I spent a collective 36 hours of my winter break caged in a metal tube hurtling through the sky at 500 mph. For a person who’s 6’4” and generally hates flying, I’m lucky the trauma was minimal. However, since seatback entertainment screens have made personal movie-watching a possibility, the experience of flying has fundamentally changed for me; planes are still a grueling hell, but with those tiny, bacteria-infested screens, the hours pass faster.
On the other hand, the screens are also changing the way I, and the rest of the 151 million annual average American fliers, watch movies — and arguably not for the better. They’re slowly but surely turning movies into a form of purely passive entertainment rather than a work of art with which to engage. And as a writer for The Student’s renowned Arts and Living section, I’m not going down without a fight (or at least a futile diatribe).
I’m a humanities major at a liberal arts college, so naturally my movie preferences tend toward indies, award-winners, documentaries and Wes Anderson. Yet, on flights, that all seems to go out the pressure-sealed window. I guzzle the big-budget, Hollywood blockbusters until I inevitably pass out to the sound of someone blowing up another Death Star facsimile. In fact, flying is the only reason I’ve kept up with the Marvel universe over the past 12 years (for better or for worse).
Why do I put myself through this though? Because these movies are long, reliable and fast-paced enough to eliminate any room for thought. I can just slump over in my sleep-deprived haze and stop thinking about the fact that Hawkeye has been in every Avengers movie, but we still know nothing about his backstory (what is his trauma?). My brain doesn’t have to do any work.
I’m not trying to say that watching movies on planes is bad just because I pick bad movies. Big-budget Hollywood movies actually can be great; I just usually miss what makes them great if I’m watching them on a plane. For example, on my most recent flights, I grew bored of dialogue and explosions, so I watched “A Star Is Born” for a change of pace. The music definitely did the trick, but — after thinking about the movie days later — I realized that I’d completely missed the startling and nuanced portrayal of addiction. Retrospectively, I really wish I’d paid more attention to that part. After all, complex portrayals of complex situations can be what make great movies great (“Brokeback Mountain” certainly isn’t renowned for its narrative simplicity!), but because I was mostly tuned-out when there wasn’t a guitar on screen, “A Star Is Born” could only be a good movie for me — not a great one.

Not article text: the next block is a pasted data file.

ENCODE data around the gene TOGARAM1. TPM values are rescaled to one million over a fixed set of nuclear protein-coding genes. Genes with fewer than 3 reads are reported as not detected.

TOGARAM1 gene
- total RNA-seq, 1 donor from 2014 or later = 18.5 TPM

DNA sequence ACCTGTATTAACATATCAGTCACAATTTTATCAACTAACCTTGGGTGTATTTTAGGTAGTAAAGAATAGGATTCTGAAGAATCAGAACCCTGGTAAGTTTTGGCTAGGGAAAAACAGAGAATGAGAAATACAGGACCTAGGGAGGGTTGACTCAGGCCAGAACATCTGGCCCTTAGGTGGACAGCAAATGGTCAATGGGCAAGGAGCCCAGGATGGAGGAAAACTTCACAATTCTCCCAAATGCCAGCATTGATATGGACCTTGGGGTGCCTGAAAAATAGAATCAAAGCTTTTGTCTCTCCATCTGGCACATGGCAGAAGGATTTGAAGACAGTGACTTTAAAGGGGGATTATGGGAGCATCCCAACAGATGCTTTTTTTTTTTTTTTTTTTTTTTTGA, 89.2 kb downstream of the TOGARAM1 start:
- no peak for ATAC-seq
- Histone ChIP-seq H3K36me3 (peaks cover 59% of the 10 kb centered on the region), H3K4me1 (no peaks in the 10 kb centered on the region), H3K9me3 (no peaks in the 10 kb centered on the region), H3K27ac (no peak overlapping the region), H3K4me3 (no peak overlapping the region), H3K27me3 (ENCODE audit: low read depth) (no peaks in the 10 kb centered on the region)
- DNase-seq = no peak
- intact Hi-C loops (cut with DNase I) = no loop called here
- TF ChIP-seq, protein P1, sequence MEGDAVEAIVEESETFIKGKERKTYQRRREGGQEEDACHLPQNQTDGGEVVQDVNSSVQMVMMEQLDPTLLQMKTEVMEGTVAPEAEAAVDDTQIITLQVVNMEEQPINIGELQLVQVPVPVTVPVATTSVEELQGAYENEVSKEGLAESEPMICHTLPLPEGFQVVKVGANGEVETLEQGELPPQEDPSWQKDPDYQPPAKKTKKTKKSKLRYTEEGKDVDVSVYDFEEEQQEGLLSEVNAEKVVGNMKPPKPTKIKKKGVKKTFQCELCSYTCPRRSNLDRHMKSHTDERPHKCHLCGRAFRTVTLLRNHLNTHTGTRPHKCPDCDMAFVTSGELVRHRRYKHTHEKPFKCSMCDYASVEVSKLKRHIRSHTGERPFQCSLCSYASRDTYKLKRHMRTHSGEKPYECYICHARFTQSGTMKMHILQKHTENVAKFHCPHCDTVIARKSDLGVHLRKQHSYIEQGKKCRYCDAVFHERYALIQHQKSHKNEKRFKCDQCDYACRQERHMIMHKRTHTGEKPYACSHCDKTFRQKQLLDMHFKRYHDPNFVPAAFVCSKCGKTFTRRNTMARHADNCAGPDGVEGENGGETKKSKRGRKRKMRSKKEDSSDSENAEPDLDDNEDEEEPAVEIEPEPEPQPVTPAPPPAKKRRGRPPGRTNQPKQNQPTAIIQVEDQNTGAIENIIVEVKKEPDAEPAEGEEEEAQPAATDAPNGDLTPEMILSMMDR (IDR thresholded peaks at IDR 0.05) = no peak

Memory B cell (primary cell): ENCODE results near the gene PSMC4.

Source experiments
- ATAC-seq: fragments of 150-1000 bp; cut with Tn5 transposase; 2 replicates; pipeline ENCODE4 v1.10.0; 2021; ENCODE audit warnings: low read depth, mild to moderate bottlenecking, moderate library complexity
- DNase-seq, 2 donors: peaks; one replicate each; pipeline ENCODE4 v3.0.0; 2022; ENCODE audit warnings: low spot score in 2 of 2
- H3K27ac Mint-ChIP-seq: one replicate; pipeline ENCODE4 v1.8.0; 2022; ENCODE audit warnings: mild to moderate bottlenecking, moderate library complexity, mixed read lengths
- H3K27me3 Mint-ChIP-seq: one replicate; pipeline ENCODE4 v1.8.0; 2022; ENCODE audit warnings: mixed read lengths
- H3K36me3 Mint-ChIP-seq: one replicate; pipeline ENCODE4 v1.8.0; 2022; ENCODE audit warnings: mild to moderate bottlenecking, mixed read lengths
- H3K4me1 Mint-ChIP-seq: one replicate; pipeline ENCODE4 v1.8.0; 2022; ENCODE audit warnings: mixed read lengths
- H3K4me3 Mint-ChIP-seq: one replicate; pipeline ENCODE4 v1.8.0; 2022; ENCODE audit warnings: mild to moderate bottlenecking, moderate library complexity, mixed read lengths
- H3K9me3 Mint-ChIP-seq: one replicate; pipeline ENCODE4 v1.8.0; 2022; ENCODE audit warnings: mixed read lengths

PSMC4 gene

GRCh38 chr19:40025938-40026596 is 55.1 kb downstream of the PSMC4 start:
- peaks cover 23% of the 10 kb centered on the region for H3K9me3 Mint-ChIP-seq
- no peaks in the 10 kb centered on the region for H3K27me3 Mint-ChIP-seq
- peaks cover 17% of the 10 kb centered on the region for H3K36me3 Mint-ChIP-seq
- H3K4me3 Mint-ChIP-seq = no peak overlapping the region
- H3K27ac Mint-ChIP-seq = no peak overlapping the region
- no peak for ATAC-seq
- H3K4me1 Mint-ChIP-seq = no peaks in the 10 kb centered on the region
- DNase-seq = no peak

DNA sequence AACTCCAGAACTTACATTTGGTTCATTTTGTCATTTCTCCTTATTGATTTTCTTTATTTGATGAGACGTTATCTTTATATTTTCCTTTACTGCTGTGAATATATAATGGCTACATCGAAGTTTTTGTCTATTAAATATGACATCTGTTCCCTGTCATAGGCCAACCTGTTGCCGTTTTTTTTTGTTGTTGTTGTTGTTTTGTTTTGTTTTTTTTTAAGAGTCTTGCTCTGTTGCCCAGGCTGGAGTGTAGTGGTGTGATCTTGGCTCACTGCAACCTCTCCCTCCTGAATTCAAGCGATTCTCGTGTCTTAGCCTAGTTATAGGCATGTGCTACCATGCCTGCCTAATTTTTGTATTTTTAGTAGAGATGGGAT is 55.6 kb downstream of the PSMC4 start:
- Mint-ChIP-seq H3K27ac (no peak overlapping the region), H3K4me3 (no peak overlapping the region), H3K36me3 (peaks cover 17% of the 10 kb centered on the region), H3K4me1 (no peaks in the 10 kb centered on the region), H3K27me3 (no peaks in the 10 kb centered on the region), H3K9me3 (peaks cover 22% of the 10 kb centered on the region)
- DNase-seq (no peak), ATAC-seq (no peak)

But it’s not just a matter of enjoyment for me. As extreme as it may sound, I think passive movie-watching might mess with my morals, long term. Even if unconsciously, we take away certain messages from movies. To use the example of “A Star Is Born” again, one might draw the conclusion that even our idols are deeply flawed, or that it’s okay to ask for help. However, when you don’t actually take the time and energy to engage with the story, you might come to some dangerous conclusions. A passive viewing of “A Star Is Born” could leave a viewer with the overarching impression that to be a good artist, you have to suffer from addiction and depression (or marry someone who does!). An impressionable viewer might end up a severely depressed rock star if they’re not careful.
There’s an equally worrisome flip-side to my moral argument; in the same way passive viewers might miss positive messages, they also might be less capable of discerning and rejecting flawed ones. In fact, this actually almost happened to me with another movie from one of the flights: “Bohemian Rhapsody.” Though I honestly didn’t like the movie, I loved the concept. Biopic of an iconic queer rockstar? Hell yeah — let’s get that representation. However, while watching the movie, I didn’t actually pay any attention to the way it portrayed queerness; I was too busy humming along to “Another One Bites the Dust” (and trying to keep up with director Bryan Singer and director-turned-executive-producer Dexter Fletcher’s machine gun approach to film editing).
As such, I wasn’t aware of the problems with that portrayal until doing some reading on it before writing this article. Had I not done that reading, I might have inadvertently praised a fairly pernicious misrepresentation of Freddie Mercury’s life as a queer man. That’s not something I want to be doing! Moral of the story: don’t end up like me. Be wary of what you watch and how you watch — especially on planes. Or just don’t fly. Planes emit too much carbon anyway. (Try Amtrak; it only lost $29.8 million last year!)